A Learning Community in the Age of COVID
Siobhan Riordan in conversation with Dr. Gladius Kulothungan
Original peoples of the world have a teaching about coral that is relevant to the Age of COVID. Singularly a piece of coral is very brittle and breaks easily. However, when pieces of coral join together, it becomes incredibly strong. That’s why they survive for so long in the world’s oceans, because they are connected together. If we want to find that sustainability and strength through this time of agility in organisations, we need to find a structure that brings people together to manage uncharted territories.
As the terrain of post COVID begins to emerge, a number of facets about the new normal are becoming clear. Sixty-five percent of workers would like to continue working from home full-time after the pandemic, and 31% want a hybrid work environment (Courtney 2021). Leadership is taking on a different complexion in and across organizations.
Coupled with this is the increasingly multigenerational workforce. Now that Millenials and Generation Z professionals are entering leadership roles, they expect a more personalised and customised learning pathway (McKinsey). To appeal to them will require organizations to truly personalize career experiences. The stepwise, architected process of learning traditionally associated with leadership development is no longer relevant. The agile, flexible organisation demands a different approach where learning can be immediately applied.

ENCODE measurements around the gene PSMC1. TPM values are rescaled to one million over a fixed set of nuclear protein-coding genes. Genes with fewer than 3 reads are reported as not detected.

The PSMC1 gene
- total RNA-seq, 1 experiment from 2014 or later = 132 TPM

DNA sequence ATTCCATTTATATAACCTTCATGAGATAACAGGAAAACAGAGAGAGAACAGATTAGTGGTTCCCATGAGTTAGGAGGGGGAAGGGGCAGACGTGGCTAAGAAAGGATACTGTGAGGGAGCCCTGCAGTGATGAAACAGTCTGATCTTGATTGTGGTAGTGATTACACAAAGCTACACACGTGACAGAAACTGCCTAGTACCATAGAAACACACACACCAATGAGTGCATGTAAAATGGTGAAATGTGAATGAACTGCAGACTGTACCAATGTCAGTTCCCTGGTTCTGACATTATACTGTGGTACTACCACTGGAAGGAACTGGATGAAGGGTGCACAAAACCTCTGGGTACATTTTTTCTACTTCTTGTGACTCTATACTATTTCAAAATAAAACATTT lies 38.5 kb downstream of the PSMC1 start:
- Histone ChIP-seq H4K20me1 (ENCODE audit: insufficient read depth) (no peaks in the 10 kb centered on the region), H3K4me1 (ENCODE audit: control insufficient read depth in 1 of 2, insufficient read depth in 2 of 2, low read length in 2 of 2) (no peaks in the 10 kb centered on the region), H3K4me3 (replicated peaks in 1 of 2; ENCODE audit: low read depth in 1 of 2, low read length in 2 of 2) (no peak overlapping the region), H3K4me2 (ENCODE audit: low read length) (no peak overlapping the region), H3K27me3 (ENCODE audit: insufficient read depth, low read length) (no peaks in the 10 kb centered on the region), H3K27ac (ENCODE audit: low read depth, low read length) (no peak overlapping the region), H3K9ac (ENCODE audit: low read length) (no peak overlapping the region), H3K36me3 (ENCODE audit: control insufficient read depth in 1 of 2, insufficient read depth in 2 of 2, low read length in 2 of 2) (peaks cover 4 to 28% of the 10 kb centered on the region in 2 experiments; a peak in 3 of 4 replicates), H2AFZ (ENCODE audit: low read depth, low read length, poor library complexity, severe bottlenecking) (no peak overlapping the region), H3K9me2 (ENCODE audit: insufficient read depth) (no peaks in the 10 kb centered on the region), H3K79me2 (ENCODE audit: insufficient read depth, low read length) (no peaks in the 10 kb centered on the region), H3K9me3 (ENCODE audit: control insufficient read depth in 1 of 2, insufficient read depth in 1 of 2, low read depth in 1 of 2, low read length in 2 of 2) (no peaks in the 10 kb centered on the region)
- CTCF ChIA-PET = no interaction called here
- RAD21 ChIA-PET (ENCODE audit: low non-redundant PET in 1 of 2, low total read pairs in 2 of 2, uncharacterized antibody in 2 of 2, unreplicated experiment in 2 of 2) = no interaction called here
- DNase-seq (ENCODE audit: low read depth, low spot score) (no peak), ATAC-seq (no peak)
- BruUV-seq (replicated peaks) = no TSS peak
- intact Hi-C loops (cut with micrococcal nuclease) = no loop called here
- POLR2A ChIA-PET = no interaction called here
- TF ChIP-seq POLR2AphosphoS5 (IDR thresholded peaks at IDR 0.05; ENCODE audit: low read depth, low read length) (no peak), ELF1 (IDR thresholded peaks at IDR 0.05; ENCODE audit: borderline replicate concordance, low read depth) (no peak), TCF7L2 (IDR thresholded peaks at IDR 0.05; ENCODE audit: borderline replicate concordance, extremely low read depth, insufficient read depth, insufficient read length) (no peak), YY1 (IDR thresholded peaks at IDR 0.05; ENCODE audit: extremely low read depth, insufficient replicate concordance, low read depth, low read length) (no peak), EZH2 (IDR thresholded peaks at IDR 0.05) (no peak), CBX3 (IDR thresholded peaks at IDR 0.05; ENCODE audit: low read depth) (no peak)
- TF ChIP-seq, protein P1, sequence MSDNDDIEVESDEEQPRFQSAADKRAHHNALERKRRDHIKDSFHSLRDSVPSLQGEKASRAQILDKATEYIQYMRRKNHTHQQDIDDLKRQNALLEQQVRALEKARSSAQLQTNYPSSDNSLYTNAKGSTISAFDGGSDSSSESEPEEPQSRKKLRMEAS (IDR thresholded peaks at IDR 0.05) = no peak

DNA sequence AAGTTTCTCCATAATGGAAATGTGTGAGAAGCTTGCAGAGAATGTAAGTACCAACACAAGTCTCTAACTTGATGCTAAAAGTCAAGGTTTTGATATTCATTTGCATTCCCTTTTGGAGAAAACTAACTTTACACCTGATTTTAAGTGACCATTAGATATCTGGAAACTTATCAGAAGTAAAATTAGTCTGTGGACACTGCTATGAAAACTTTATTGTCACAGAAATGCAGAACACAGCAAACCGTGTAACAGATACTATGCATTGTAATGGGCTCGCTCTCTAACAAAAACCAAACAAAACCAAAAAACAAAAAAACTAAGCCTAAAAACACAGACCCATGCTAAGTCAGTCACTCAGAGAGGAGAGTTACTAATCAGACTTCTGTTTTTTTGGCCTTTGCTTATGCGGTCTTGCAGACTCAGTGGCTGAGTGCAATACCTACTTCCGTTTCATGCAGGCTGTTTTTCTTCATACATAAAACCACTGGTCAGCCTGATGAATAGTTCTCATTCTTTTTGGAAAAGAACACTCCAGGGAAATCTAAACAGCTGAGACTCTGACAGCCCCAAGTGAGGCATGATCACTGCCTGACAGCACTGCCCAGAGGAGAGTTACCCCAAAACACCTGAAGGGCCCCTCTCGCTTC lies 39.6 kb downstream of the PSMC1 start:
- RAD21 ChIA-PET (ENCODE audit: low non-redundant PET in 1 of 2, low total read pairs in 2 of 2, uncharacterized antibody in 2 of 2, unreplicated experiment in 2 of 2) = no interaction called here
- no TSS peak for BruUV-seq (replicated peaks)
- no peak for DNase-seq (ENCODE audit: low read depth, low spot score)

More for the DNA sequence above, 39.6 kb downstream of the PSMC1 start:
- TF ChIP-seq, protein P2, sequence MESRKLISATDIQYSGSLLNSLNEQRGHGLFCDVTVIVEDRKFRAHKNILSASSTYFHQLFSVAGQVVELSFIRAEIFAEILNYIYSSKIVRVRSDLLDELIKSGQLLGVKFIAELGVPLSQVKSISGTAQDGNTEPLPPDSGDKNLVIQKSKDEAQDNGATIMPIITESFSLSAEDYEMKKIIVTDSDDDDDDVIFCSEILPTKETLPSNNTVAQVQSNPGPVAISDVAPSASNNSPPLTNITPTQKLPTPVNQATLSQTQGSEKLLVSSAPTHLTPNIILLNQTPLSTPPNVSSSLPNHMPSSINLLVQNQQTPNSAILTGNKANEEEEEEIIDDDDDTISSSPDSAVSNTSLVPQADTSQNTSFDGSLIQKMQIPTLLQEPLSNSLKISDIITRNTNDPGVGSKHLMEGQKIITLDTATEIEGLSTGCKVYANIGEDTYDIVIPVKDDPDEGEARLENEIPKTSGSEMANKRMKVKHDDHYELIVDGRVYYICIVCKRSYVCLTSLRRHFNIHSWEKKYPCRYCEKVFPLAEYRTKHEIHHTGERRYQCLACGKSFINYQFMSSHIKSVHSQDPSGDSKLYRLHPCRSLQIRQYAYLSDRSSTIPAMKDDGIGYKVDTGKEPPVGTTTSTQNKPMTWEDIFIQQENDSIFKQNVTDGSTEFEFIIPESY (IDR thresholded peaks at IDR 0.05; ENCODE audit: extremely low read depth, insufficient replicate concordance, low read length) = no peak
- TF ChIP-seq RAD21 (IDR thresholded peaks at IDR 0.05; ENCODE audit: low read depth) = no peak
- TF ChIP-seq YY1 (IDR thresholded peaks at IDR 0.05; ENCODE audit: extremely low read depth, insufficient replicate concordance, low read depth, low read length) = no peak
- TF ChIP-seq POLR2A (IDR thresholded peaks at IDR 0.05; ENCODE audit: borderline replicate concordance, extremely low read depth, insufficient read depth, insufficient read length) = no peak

Responding to these new demands, the word agility seems to be flying around as a key strategy to navigate unchartered territory. We are in a terrain that none of us have ever navigated before.
There is a model of development that excels in this landscape, creating connection and collaboration in the unfamiliar: the Learning Community Model. A Learning Community brings together a group of learners that have a goal or a task to be achieved, but don’t know how to get there.
In a Learning Community it is safe to not know the answers. The dynamic is driven by everyone agreeing to collectively discover the answers together. A Learning Community brings people who are faced with similar challenges together. They share, explore, test and reflect on different experiences and concepts that can help move closer to the goals of the group. What could be better than coming together with other people who are also thinking along the same lines and sharing ideas, throwing in wonderings, unpicking experiences, and seeing where they land and how other people respond to it?
A Learning Community is an excellent mechanism because it creates a dynamic that opens up people in new ways. A Learning Community demands that you put your ego in the background, and engage with an open heart and mind. Engaging and exploring together helps to build trust between one another. Through that openness and trust, comes the respect to collaborate and pursue common goals. Competition gives way to collaboration through the relaxed, informal yet focused atmosphere of addressing shared interests.